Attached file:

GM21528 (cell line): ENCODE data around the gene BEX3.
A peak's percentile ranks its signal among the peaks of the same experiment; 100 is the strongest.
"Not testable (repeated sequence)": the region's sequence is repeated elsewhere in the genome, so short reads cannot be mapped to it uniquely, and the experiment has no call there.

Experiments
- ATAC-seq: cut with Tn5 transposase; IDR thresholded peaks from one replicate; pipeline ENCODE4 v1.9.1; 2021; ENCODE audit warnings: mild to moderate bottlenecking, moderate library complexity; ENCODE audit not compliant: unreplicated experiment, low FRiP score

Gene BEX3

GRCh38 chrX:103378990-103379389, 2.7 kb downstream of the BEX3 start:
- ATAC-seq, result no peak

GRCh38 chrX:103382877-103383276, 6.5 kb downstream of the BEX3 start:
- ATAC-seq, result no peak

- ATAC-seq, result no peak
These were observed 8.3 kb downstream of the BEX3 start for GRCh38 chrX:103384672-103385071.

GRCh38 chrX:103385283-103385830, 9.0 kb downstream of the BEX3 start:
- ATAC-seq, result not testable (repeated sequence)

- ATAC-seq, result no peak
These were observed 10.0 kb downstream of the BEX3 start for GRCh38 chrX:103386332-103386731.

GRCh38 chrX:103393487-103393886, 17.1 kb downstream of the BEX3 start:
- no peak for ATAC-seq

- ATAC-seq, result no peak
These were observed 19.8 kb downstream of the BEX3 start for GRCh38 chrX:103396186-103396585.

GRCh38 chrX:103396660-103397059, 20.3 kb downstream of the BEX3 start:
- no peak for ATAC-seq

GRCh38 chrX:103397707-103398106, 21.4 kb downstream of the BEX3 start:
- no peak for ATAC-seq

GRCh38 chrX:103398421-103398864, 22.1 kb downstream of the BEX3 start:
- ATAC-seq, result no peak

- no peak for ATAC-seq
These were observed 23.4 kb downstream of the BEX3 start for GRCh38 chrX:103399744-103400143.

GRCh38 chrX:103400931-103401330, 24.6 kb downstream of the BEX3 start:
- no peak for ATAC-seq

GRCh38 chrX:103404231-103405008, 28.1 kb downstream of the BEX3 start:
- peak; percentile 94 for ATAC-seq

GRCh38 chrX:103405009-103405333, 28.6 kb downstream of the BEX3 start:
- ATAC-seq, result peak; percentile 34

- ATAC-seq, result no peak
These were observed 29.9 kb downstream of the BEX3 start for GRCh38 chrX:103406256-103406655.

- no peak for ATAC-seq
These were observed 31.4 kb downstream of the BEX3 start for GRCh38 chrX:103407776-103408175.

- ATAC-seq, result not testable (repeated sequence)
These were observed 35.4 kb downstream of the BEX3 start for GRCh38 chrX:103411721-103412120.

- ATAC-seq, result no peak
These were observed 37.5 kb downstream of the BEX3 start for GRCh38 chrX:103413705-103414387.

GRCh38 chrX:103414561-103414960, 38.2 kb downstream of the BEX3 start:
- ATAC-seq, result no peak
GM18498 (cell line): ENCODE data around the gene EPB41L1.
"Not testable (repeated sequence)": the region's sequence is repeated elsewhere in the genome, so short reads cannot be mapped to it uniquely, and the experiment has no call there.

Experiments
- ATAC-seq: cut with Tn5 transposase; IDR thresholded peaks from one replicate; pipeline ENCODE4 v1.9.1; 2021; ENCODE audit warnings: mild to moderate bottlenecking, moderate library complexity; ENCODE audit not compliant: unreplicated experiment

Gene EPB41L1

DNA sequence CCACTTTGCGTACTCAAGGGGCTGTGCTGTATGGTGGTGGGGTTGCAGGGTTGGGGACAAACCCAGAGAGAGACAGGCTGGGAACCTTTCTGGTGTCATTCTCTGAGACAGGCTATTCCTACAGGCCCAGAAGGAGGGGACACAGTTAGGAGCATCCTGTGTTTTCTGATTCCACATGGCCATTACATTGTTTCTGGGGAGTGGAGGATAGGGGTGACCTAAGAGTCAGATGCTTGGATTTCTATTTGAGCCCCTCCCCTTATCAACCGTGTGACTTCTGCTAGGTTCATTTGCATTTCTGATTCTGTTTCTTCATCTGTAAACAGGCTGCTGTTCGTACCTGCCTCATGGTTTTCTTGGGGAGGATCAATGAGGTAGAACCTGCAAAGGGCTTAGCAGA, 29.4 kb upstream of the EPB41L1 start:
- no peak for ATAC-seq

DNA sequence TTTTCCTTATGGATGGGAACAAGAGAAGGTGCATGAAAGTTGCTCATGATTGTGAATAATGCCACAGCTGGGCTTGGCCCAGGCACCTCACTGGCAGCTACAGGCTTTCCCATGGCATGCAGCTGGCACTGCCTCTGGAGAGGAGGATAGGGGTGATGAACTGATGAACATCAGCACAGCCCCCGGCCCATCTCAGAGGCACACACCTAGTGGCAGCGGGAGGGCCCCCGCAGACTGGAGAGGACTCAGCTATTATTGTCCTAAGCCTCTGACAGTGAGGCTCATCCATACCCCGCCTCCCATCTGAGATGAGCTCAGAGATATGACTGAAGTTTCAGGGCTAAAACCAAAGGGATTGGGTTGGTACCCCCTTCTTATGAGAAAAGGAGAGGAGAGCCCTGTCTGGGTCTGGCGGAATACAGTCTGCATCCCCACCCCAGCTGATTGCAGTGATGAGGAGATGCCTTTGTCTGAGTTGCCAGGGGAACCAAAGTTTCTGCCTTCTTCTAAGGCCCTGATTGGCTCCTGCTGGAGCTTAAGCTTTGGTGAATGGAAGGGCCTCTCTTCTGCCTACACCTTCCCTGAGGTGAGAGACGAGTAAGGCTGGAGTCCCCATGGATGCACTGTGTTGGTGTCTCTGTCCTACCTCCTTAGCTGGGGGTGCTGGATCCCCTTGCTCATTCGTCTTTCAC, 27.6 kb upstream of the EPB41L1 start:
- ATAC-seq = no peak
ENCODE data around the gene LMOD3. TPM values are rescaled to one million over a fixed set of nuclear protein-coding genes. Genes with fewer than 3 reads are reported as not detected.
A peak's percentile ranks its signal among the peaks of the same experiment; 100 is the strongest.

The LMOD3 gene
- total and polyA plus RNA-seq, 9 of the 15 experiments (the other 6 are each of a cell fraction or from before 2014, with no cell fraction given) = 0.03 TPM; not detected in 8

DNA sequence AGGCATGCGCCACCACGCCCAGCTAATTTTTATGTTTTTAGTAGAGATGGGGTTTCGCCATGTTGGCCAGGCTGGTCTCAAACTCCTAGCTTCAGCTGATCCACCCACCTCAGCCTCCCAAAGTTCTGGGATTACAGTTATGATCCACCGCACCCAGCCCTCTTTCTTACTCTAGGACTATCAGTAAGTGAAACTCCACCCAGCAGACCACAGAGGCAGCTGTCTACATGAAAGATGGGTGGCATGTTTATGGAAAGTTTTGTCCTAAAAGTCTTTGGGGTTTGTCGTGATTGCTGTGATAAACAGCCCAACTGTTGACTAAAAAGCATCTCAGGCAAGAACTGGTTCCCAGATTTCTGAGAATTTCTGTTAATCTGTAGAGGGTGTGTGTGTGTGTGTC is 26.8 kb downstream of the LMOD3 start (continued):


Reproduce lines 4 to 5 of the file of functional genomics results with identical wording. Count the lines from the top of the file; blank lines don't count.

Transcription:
Experiments
- ATAC-seq: cut with Tn5 transposase; IDR thresholded peaks from one replicate; pipeline ENCODE4 v1.9.1; 2021; ENCODE audit warnings: mild to moderate bottlenecking, moderate library complexity; ENCODE audit not compliant: unreplicated experiment, low FRiP score